Feb 252017
 

This morning (February 24), a Red-winged Blackbird visited our feeder. We’ve also had a Belted Kingfisher on the Otonabee River all winter, along with two juvenile Bald Eagles and quite a few Common Goldeneyes. There has also been a Red-tailed Hawk along the 6th Line of Selwyn.

Annamarie Beckel, Selwyn Township

Female Belted Kingfisher – Jeff Keller (Note: The male does not show any rufous.)

Red-winged Blackbird – Karl Egressy

Feb 232017
 

At 2 pm, on February 21, I saw a Great Gray Owl on Kelleher Road in Campbellford, ON. The bird was 500m east of Lock 8 on the Trent River. The owl was still there on February 22.

Donald Munro

Great Gray Owl – Tim Dyson

Feb 222017
 

Great Horned Owl (Bubo virginianus) (1)
– Reported Feb 21, 2017 00:24 by Scott Gibson
– 1_Gibson Home – Bissonnette Dr., Peterborough, Peterborough, Ontario
Map:
Checklist:
– Comments: “actively calling…loud enough to wake me up.”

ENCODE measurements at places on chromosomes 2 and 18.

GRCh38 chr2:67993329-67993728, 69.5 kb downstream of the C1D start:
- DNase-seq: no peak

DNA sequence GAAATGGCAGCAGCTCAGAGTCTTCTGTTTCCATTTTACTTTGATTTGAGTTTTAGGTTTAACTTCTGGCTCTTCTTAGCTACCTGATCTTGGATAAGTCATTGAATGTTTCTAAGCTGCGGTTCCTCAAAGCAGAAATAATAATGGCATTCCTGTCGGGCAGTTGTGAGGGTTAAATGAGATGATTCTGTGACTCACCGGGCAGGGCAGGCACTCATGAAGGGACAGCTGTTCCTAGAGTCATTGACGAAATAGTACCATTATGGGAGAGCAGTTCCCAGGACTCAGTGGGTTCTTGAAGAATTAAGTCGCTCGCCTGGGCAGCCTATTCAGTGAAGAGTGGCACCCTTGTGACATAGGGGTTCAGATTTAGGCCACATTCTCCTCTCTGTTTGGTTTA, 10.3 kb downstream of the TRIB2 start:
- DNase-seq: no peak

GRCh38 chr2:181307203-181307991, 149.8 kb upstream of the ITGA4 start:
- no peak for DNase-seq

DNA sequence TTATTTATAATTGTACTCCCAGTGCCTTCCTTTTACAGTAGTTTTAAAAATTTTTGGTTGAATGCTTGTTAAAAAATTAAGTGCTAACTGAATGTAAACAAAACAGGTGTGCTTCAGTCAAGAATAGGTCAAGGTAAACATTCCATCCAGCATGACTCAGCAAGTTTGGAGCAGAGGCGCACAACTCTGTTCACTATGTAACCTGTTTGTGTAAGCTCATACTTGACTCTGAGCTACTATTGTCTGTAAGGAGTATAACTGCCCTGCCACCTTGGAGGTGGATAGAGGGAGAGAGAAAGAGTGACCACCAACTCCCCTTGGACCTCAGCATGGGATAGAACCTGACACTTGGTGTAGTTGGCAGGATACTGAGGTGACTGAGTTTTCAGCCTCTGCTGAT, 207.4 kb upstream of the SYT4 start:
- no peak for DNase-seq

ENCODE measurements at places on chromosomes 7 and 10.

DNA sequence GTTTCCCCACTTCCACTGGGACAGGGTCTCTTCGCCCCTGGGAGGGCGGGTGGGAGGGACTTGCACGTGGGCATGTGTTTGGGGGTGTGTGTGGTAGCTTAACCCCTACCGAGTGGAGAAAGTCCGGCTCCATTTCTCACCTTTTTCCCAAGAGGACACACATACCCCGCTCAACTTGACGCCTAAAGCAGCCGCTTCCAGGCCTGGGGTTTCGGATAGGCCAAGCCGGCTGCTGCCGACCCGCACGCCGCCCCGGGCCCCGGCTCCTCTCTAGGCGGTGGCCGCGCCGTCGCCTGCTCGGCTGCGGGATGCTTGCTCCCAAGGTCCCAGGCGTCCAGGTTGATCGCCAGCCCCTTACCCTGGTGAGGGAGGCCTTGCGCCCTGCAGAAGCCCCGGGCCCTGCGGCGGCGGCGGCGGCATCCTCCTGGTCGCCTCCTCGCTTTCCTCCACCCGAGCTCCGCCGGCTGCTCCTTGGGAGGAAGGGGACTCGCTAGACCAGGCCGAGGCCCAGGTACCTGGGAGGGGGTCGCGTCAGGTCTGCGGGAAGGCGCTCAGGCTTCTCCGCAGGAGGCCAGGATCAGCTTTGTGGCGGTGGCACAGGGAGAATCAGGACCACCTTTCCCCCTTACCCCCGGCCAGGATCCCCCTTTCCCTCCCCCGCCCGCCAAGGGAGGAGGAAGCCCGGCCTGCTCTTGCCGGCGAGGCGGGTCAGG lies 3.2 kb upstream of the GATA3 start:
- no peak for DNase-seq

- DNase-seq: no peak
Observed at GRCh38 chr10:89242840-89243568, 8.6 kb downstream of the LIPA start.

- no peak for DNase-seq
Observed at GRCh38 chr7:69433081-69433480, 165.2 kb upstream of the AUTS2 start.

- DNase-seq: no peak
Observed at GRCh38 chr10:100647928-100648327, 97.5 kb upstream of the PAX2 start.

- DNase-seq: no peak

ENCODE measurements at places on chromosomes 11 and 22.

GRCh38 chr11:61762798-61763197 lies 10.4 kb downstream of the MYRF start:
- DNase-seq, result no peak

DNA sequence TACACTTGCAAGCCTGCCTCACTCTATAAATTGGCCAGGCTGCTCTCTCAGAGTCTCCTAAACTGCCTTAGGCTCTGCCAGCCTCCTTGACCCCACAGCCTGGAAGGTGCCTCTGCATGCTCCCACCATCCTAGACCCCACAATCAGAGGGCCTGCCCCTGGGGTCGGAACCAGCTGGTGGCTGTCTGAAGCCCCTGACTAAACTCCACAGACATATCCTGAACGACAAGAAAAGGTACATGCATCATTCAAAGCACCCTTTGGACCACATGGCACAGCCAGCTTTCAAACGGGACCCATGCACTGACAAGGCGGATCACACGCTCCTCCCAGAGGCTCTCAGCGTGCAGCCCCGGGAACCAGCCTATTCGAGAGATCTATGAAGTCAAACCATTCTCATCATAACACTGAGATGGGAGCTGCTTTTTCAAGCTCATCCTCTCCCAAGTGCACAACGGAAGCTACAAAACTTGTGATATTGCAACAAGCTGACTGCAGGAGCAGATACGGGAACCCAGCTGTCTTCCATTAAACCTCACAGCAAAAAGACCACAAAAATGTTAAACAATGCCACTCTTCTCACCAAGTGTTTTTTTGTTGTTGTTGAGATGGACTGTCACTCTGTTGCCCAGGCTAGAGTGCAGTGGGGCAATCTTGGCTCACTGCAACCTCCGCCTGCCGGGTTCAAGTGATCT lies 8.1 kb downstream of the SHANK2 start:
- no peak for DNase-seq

Great Horned Owls usually call in the evening and again just before dawn – Karl Egressy

Feb 172017
 

Two juvenile (first winter?) Bald Eagles – Tim Corner

My friend Dave and I went for a drive up the River Road to see if we could spot some Bald Eagles at Lock 25, south of Lakefield. We were in luck as there was a pair. One bird was perched on a log and the other was on the ice. However, they we across the other side of the river. Later, we went down the 7th line of Selwyn to the end of the road on the west side of the Otonabee and as luck would have it, they were perched together in a tree. I have attached the shot.

Tim Corner

Feb 162017
 

I had a Barred Owl show up the morning of February 12. It hung around for about 20 minutes before the Blue Jays started squawking at it. It sat there and watched the snowmobiles fly by on the nearby trail that runs up the side of the 507. It was snowing quite hard. The Gray Jays are still coming around almost every day!

Marie Windover, Flynn’s Corners

Northern Barred Owl – Tim Dyson – NBR 051214 -2